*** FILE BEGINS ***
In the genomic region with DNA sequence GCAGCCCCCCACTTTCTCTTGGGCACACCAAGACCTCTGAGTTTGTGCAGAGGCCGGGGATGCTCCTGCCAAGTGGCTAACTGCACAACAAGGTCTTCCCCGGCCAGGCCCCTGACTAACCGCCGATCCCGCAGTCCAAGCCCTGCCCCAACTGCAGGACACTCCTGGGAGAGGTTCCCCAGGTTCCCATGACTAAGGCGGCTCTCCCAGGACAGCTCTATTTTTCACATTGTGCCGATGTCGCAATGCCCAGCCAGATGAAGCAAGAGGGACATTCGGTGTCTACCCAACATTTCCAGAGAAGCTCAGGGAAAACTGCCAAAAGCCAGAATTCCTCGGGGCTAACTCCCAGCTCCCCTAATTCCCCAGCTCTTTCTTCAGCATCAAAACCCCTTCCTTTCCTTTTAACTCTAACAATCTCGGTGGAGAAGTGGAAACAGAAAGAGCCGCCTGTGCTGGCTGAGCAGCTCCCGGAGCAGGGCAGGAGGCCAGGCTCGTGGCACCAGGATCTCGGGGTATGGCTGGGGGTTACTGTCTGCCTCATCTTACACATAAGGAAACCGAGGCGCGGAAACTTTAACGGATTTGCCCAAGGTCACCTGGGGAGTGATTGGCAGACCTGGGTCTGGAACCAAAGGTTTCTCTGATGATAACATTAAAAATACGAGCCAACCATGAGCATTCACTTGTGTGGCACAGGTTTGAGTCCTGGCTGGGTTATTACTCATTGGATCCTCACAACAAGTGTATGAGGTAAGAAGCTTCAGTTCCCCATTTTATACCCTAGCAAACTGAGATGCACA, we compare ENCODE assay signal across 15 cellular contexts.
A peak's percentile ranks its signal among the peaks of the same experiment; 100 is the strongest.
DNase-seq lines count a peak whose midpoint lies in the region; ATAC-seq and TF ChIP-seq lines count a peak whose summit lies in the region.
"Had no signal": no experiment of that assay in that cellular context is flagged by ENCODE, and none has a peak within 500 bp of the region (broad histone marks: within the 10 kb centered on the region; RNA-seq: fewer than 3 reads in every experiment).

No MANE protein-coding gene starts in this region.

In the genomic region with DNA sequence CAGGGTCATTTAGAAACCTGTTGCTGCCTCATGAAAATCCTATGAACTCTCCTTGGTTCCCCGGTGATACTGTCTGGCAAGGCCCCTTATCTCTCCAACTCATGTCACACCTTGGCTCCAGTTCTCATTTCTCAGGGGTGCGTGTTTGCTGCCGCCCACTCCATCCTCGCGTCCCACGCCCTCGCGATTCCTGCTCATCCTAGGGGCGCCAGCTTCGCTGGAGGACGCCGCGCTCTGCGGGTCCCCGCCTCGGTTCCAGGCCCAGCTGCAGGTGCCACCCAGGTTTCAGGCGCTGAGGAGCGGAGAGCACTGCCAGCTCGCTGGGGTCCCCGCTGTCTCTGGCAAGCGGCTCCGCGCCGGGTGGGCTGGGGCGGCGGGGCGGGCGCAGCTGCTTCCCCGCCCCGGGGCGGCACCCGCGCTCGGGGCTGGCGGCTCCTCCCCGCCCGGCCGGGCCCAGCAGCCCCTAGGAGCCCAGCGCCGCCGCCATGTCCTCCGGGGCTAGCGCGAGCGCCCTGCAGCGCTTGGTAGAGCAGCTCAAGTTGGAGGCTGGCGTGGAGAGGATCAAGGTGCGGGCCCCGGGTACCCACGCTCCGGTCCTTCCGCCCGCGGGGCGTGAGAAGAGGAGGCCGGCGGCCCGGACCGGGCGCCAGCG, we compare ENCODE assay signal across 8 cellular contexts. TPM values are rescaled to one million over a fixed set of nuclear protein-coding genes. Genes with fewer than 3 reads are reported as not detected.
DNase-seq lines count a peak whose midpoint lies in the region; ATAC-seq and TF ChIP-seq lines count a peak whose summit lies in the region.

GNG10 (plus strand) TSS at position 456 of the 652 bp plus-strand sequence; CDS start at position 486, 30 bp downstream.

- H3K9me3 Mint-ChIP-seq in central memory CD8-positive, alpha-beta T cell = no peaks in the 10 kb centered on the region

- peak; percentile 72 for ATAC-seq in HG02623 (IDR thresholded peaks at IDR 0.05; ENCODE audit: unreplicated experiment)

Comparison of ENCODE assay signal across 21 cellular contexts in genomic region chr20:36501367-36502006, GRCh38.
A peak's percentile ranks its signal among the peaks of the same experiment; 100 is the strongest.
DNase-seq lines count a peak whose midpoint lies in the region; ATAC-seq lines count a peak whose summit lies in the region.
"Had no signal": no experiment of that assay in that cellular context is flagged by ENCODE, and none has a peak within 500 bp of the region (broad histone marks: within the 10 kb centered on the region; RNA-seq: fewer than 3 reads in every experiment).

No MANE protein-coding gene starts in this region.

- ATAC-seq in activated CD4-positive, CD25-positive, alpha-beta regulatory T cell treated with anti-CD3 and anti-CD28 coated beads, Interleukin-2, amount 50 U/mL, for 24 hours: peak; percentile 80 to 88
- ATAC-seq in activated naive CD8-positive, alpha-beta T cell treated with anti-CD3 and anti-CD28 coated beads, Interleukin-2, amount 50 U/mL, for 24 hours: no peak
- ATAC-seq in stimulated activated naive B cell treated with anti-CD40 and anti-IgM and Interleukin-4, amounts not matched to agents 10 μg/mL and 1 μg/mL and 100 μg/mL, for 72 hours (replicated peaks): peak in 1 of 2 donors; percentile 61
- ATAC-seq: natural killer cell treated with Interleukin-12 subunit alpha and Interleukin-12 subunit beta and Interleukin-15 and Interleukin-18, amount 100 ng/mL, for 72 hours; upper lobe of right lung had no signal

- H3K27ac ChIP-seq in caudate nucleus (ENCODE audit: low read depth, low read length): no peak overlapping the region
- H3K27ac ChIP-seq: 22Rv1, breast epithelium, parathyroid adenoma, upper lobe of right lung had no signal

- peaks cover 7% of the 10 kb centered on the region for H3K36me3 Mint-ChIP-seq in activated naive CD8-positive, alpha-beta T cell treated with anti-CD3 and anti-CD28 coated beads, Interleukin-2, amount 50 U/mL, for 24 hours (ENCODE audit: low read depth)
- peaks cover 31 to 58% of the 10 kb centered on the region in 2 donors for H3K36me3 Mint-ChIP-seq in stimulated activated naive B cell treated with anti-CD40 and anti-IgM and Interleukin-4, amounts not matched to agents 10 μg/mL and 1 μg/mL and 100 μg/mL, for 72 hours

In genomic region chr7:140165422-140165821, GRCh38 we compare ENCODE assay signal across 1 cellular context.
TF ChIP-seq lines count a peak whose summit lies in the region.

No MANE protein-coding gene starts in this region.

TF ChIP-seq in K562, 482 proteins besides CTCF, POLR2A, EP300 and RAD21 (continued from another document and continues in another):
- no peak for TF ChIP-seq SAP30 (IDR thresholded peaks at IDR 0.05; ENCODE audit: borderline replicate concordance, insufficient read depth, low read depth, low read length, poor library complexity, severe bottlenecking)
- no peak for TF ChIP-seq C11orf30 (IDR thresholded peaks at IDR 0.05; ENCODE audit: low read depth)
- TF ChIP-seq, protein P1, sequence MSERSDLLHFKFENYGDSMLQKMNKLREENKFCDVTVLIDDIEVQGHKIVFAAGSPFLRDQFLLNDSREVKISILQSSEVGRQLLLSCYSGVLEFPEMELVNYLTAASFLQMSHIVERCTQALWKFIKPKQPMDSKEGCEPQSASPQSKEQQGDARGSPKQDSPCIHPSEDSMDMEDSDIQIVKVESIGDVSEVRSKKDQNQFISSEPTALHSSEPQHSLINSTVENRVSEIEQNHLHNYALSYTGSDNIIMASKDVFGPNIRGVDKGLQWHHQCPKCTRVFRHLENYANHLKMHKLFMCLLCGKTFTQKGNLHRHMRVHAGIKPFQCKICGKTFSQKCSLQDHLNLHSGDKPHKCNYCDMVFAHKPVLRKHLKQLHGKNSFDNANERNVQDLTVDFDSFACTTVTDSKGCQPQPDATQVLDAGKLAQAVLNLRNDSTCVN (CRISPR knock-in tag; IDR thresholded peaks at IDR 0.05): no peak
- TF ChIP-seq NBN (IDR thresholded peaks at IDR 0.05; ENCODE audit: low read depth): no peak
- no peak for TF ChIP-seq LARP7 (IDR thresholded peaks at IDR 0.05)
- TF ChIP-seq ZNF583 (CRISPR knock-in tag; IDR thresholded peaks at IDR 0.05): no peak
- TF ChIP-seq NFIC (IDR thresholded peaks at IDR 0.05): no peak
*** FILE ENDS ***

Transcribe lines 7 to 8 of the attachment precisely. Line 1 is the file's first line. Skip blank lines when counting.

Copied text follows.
DNase-seq lines count a peak whose midpoint lies in the region; ATAC-seq and TF ChIP-seq lines count a peak whose summit lies in the region.

GNG10 (plus strand) TSS at position 456 of the 652 bp plus-strand sequence; CDS start at position 486, 30 bp downstream.